In this activity, you will explore the relationship between the period of pulsation of Cepheid variable stars and their intrinsic luminosity, and how to utilize that relation for distance measurement.

After completing this activity students will be able to:
· Calculate the absolute magnitude for a Cepheid variable with a known distance
· Plot a period-luminosity diagram for classical Cepheids
· Use Leavitt’s Law to determine the distance to another galaxy

Here are some terms from lecture that we will be using today in lab:
· Cepheid – a star that varies in brightness with a recurring cycle of pulsations in brightness and size
· Period – P; the time required to complete one cycle; in the case of Cepheid variable stars, the time between cycles of varying brightness
· Leavitt’s Law – also known as the Period-Luminosity Relation; a relationship discovered by Henrietta Leavitt which relates a Cepheid variable star’s period of pulsation to its absolute magnitude.
· Apparent magnitude – m; the apparent brightness of a celestial object as measured from Earth.
· Parsec – equal to 3.26 light-years; the distance an object must be to have a parallax angle of 1 arcsecond.
· Absolute magnitude – M; the brightness of a celestial object as measured from 10 parsecs.
· Distance Modulus – m-M; the difference between an objects apparent and absolute magnitudes.
To begin, download and open the Excel file named ‘LeavittsLaw.xlsx’.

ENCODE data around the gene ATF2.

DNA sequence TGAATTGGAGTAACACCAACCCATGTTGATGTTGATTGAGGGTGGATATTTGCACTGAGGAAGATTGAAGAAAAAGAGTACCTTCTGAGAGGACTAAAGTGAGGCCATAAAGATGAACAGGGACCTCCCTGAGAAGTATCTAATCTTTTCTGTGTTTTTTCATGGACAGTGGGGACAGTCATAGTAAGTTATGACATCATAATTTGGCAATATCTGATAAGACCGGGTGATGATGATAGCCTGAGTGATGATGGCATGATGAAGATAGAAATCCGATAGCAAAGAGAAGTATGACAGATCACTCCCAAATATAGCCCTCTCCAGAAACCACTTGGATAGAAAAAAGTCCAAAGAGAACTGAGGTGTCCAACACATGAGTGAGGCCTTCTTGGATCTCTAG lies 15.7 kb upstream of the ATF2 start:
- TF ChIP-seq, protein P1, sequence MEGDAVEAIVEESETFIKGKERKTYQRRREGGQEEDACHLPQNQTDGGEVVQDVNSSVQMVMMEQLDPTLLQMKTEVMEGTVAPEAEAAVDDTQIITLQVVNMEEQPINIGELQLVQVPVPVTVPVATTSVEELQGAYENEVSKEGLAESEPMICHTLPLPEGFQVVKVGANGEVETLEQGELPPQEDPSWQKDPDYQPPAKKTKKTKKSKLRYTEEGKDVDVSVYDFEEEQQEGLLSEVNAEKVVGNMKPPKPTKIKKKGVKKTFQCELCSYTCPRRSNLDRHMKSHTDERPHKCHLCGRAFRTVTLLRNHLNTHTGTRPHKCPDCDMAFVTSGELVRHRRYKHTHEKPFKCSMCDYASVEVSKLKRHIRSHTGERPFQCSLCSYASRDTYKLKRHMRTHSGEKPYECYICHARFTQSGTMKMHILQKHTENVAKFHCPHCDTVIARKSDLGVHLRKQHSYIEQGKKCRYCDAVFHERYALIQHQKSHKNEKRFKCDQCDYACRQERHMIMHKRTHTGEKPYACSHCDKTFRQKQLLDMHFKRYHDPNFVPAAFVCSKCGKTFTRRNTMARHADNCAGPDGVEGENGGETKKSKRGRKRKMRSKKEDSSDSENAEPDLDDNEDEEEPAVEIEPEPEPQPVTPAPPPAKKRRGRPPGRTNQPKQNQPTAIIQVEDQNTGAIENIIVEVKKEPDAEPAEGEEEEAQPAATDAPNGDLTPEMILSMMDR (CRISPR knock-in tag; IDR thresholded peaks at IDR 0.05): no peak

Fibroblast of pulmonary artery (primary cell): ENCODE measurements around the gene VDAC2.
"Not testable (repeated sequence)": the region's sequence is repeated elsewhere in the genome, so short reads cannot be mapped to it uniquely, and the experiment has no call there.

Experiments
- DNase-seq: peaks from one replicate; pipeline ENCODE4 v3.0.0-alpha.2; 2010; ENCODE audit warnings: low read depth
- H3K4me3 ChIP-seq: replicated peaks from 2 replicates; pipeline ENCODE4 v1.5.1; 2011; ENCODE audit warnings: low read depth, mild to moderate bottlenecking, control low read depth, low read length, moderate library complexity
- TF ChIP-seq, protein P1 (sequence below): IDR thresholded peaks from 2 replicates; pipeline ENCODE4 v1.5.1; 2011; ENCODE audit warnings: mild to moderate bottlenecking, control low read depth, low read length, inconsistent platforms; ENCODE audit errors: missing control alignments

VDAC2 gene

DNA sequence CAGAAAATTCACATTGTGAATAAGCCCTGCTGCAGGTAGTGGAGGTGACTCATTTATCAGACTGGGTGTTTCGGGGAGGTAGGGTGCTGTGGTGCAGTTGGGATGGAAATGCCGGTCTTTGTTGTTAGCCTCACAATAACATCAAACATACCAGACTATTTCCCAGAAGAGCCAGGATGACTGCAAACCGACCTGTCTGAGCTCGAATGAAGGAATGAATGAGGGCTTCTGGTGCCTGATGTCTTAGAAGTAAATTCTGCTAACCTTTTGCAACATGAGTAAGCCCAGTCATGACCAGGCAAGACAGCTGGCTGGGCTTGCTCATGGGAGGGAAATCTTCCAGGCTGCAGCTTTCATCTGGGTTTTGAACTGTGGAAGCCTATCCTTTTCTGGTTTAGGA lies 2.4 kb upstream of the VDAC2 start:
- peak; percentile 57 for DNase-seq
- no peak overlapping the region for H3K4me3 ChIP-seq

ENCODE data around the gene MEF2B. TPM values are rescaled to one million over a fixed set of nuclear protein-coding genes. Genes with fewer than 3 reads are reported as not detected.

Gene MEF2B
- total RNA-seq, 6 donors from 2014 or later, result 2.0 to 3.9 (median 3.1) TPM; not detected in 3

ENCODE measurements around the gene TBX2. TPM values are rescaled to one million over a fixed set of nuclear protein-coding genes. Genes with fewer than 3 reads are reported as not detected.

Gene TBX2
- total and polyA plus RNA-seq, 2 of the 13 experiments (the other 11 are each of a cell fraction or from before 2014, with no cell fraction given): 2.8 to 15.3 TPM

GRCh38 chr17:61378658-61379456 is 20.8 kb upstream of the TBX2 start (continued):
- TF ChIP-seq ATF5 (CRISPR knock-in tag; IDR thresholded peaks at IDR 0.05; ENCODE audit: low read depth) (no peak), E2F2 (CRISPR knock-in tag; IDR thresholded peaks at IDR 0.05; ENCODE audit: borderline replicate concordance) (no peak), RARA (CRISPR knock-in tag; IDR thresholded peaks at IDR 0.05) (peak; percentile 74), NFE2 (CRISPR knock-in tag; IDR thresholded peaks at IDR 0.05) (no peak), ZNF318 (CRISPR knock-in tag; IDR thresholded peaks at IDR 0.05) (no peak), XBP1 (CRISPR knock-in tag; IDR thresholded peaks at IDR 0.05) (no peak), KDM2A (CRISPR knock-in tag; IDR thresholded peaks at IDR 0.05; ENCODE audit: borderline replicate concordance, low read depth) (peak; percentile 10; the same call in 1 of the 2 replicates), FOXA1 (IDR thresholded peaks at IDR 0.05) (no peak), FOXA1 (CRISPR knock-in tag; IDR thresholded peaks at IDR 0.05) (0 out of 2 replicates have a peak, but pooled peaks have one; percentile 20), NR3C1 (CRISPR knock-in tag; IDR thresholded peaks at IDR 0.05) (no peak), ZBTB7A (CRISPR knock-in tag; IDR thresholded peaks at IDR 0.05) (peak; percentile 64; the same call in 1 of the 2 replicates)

After you open your spreadsheet, you will notice there are two tabs at the bottom left (seen in the screen capture). The first tab, ‘Calibrating Leavitt’s Law’, will be used for Part 1 of the lab and the second tab, ‘Determining Distances’, will be used for Part 2.

In your spreadsheet, make sure you are on the tab named ‘Calibrating and Plotting Leavitt’s Law’!
Let’s begin with some observations of Cepheids in the star cluster χ Persei. The technique of main sequence fitting gives a distance to χ Persei of about 2600 parsecs. THE DISTANCE TO ALL STARS IN THIS CLUSTER IS 2600 PARSECS. We want to use the distance modulus equation (Equation 1) to calculate the absolute magnitude of these stars:
where M is the absolute magnitude, m is the apparent magnitude, and D is 2600 parsecs.
1. In your spreadsheet, under Question 1, using the apparent magnitude values and Equation 1 to calculate the absolute magnitude in column 5 (labeled ‘M’).
In your spreadsheet, under Question 2, there are data on 8 additional Cepheids which are found in 6 other star clusters. Their absolute magnitudes have been determined by the same method you just used for Question 1. The spreadsheet should automatically fill in the absolute magnitude values for VY Persei, V Persei, VX Persei, and SZ Cassiopeiae from Question 1, but if not, COPY AND PASTE THE ABSOLUTE MAGNITUDE VALUES FROM QUESTION 1 TO THE MATCHING STARS UNDER QUESTION 2!
2. Using the log(P) and M columns for the 11 stars in your spreadsheet under Question 2, you are going use Excel’s graphing abilities to plot these two columns to make your period-luminosity relation.
a. Select the log( P) and M columns
b. Click on ‘Insert’ tab